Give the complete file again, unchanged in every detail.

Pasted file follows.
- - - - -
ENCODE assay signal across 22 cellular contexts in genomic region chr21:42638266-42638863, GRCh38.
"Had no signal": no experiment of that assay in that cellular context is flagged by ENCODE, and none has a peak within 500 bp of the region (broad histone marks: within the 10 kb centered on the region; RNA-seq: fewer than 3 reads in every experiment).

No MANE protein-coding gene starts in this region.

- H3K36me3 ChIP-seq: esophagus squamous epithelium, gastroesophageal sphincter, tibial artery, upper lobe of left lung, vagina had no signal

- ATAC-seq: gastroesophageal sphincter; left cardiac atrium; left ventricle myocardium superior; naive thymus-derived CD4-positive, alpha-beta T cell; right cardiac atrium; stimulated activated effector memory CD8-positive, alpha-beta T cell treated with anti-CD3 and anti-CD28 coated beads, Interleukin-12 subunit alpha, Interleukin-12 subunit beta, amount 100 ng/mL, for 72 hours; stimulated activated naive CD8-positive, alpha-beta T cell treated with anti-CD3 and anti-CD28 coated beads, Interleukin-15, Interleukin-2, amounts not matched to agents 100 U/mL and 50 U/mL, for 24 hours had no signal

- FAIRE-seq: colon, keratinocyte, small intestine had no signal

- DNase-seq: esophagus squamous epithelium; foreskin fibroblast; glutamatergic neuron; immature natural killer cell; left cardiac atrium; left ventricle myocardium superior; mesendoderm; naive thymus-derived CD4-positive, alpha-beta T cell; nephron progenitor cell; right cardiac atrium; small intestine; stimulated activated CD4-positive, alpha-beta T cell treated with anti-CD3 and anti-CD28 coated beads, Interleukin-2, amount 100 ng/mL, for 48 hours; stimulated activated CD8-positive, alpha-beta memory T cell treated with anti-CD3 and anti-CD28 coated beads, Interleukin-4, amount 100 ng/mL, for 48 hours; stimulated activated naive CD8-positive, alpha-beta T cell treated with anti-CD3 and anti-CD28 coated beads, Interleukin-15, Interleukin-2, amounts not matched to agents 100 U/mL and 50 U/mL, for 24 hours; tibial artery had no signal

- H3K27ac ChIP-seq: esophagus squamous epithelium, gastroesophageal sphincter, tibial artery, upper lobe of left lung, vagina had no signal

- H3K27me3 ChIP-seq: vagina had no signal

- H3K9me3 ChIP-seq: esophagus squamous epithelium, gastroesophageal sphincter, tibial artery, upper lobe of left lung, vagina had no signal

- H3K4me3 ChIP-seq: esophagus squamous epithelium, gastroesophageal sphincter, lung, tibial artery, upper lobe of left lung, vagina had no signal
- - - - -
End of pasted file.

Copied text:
ENCODE assay signal across 22 cellular contexts in genomic region chr21:42638266-42638863, GRCh38.
"Had no signal": no experiment of that assay in that cellular context is flagged by ENCODE, and none has a peak within 500 bp of the region (broad histone marks: within the 10 kb centered on the region; RNA-seq: fewer than 3 reads in every experiment).

No MANE protein-coding gene starts in this region.

- H3K36me3 ChIP-seq: esophagus squamous epithelium, gastroesophageal sphincter, tibial artery, upper lobe of left lung, vagina had no signal

- ATAC-seq: gastroesophageal sphincter; left cardiac atrium; left ventricle myocardium superior; naive thymus-derived CD4-positive, alpha-beta T cell; right cardiac atrium; stimulated activated effector memory CD8-positive, alpha-beta T cell treated with anti-CD3 and anti-CD28 coated beads, Interleukin-12 subunit alpha, Interleukin-12 subunit beta, amount 100 ng/mL, for 72 hours; stimulated activated naive CD8-positive, alpha-beta T cell treated with anti-CD3 and anti-CD28 coated beads, Interleukin-15, Interleukin-2, amounts not matched to agents 100 U/mL and 50 U/mL, for 24 hours had no signal

- FAIRE-seq: colon, keratinocyte, small intestine had no signal

- DNase-seq: esophagus squamous epithelium; foreskin fibroblast; glutamatergic neuron; immature natural killer cell; left cardiac atrium; left ventricle myocardium superior; mesendoderm; naive thymus-derived CD4-positive, alpha-beta T cell; nephron progenitor cell; right cardiac atrium; small intestine; stimulated activated CD4-positive, alpha-beta T cell treated with anti-CD3 and anti-CD28 coated beads, Interleukin-2, amount 100 ng/mL, for 48 hours; stimulated activated CD8-positive, alpha-beta memory T cell treated with anti-CD3 and anti-CD28 coated beads, Interleukin-4, amount 100 ng/mL, for 48 hours; stimulated activated naive CD8-positive, alpha-beta T cell treated with anti-CD3 and anti-CD28 coated beads, Interleukin-15, Interleukin-2, amounts not matched to agents 100 U/mL and 50 U/mL, for 24 hours; tibial artery had no signal

- H3K27ac ChIP-seq: esophagus squamous epithelium, gastroesophageal sphincter, tibial artery, upper lobe of left lung, vagina had no signal

- H3K27me3 ChIP-seq: vagina had no signal

- H3K9me3 ChIP-seq: esophagus squamous epithelium, gastroesophageal sphincter, tibial artery, upper lobe of left lung, vagina had no signal

- H3K4me3 ChIP-seq: esophagus squamous epithelium, gastroesophageal sphincter, lung, tibial artery, upper lobe of left lung, vagina had no signal